Anilus v. ACLU of Massachusetts
Judge Allison D. Burroughs: ORDER entered. Anilus shall, within 35 days of the date of this order, show cause why this action should not be dismissed for lack of subject matter jurisdiction. In other words, he must demonstrate either that (1) his c laim arises under federal law; or (2) the parties are of diverse citizenship and the amount in controversy exceeds $75,000. Failure to comply with this directive may result in dismissal of the action for lack of subject matter jurisdiction. (Copy of order sent to plaintiff by first-class mail on 7/27/2017.)(PSSA, 3)
UNITED STATES DISTRICT COURT
DISTRICT OF MASSACHUSETTS
ACLU OF MASSACHUSETTS,
C.A. No. 17-11332-ADB
July 27, 2017
For the reasons set forth below, the Court directs the plaintiff to show cause why this
action should not be dismissed for lack of subject matter jurisdiction.
On July 19, 2017, Maxo Anilus filed a pro se complaint [ECF No. 1] against the
American Civil Liberties Union of Massachusetts (“ACLUm”). Although the plaintiff’s theory
of liability is not entirely clear, the thrust of the action appears to be that the ACLUm failed to
properly represent him in regards to claims he wanted pursued on his behalf. Anilus further
alleges that the ACLUm prevented other attorneys from taking the case and failed to return
important documents to him.
A court has an obligation to inquire sua sponte into its own subject matter jurisdiction.
See McCulloch v. Velez, 364 F.3d 1, 5 (1st Cir. 2004). Federal courts are of limited jurisdiction,
“and the requirement of subject-matter jurisdiction ‘functions as a restriction on federal power.’”
Fafel v. Dipaola, 399 F.3d 403, 410 (1st Cir. 2005) (quoting Insurance Corp. of Ireland v.
Compagnie des Bauxites de Guinee, 456 U.S. 694, 702 (1982)). “The existence of subjectmatter jurisdiction ‘is never presumed.’” Fafel, 399 F.3d at 410 (quoting Viqueira v. First Bank,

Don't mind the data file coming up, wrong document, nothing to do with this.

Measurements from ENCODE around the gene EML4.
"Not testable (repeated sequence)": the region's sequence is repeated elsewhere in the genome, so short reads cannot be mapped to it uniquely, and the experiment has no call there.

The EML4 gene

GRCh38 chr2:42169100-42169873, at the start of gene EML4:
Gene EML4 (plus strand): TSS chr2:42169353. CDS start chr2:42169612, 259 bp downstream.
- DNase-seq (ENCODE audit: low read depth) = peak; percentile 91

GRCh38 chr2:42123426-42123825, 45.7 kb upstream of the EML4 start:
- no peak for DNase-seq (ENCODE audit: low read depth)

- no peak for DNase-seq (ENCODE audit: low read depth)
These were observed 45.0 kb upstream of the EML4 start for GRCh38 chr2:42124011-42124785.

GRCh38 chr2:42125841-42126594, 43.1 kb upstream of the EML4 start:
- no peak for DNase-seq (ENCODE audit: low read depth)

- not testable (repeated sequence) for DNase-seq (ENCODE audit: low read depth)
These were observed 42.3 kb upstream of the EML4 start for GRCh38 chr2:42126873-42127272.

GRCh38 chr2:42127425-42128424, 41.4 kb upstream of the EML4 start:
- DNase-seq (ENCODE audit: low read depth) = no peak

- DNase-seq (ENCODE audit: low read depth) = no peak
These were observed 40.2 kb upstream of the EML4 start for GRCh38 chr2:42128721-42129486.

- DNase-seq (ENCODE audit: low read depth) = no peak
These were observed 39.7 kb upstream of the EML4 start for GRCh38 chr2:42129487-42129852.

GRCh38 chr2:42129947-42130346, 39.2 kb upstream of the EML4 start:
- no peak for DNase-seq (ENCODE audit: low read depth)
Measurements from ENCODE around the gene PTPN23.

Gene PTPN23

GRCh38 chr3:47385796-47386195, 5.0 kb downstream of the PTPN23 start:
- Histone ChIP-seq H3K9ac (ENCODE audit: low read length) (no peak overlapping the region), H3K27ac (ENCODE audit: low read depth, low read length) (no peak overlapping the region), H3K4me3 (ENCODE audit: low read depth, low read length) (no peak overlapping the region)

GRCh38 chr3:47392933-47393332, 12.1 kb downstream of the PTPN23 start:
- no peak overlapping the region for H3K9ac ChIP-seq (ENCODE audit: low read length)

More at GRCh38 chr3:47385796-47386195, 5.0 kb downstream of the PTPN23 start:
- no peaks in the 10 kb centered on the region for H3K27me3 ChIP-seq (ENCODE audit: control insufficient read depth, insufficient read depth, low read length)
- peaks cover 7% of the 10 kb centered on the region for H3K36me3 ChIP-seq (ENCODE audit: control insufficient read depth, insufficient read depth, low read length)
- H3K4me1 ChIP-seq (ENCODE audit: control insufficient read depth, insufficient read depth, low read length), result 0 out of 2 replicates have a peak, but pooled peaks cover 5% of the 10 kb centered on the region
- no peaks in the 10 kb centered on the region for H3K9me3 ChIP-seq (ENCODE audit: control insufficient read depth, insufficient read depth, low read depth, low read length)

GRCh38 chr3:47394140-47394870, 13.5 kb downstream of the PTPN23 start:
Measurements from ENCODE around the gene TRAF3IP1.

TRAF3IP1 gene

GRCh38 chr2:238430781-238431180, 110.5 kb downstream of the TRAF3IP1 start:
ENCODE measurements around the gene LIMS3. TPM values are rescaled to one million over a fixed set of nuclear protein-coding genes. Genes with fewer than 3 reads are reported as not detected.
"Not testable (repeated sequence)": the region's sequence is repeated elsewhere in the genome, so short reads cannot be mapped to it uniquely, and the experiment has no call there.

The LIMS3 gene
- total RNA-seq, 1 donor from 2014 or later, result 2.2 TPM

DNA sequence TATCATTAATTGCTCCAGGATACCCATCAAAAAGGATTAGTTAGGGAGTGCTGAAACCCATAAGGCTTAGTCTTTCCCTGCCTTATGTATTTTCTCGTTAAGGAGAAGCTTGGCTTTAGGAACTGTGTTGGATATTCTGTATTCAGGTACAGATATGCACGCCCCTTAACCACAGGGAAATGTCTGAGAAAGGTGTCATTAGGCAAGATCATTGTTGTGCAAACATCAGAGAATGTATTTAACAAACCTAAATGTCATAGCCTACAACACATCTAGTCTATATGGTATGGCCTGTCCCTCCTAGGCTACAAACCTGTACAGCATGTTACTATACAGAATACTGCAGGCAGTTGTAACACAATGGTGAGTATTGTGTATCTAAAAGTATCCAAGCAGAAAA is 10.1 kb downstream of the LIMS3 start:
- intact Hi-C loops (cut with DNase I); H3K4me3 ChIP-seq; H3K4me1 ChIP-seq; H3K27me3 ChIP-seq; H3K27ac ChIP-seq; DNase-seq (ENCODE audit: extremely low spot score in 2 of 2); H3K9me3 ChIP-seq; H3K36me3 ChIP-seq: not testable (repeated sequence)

140 F.3d 12, 16 (1st Cir. 1998)). Rather, federal courts “must satisfy themselves that subjectmatter jurisdiction has been established.” Id. “If the court determines at any time that it lacks
subject-matter jurisdiction, the court must dismiss the action.” Fed. R. Civ. P. 12(h)(3).
Federal district courts may exercise jurisdiction over civil actions arising under federal
laws. See 28 U.S.C. § 1331 (“§ 1331”). They also have jurisdiction over certain actions in
which the parties are of diverse citizenship and the amount in controversy exceeds $75,000. See
28 U.S.C. § 1332 (“§ 1332”). For purposes of § 1332, a party is a citizen of the state in which he
is domiciled. See Garcia Perez v. Santaella, 364 F.3d 348, 350 (1st Cir. 2004). A corporation is
a citizen of every state in which it has been incorporated and the state in which it has its principal
place of business. See 28 U.S.C. § 1332(c)(1).
Here, it does not appear that the Court has subject matter jurisdiction over this matter.
Anilus has not identified, and the Court cannot discern, a claim arising under federal law. Thus,
subject matter jurisdiction under § 1331 does not exist.
Further, subject matter jurisdiction under § 1332 is also absent. Anilus represents that he
resides in Massachusetts, and many of the exhibits attached to his complaint show that he has
used a Massachusetts address for years. According to the complaint, the ACLUm is located in
Massachusetts. Further, publically-available state records indicate that the ACLUm was
organized in Massachusetts in 2001. 1 Because it appears that the plaintiff and the defendant are
citizens of Massachusetts, § 1332 does not give the Court jurisdiction over this action.
See Business Entity Summary for American Civil Liberties Union of Massachusetts, Inc.,
which can be found on the web page of the Secretary of the Commonwealth of Massachusetts.
Accordingly, Anilus shall, within 35 days of the date of this order, show cause why this
action should not be dismissed for lack of subject matter jurisdiction. In other words, he must
demonstrate either that (1) his claim arises under federal law; or (2) the parties are of diverse
citizenship and the amount in controversy exceeds $75,000. Failure to comply with this directive
may result in dismissal of the action for lack of subject matter jurisdiction.
/s/ Allison D. Burroughs
ALLISON D. BURROUGHS
UNITED STATES DISTRICT JUDGE
CH_TYPE=1 (last viewed July 26, 2017).
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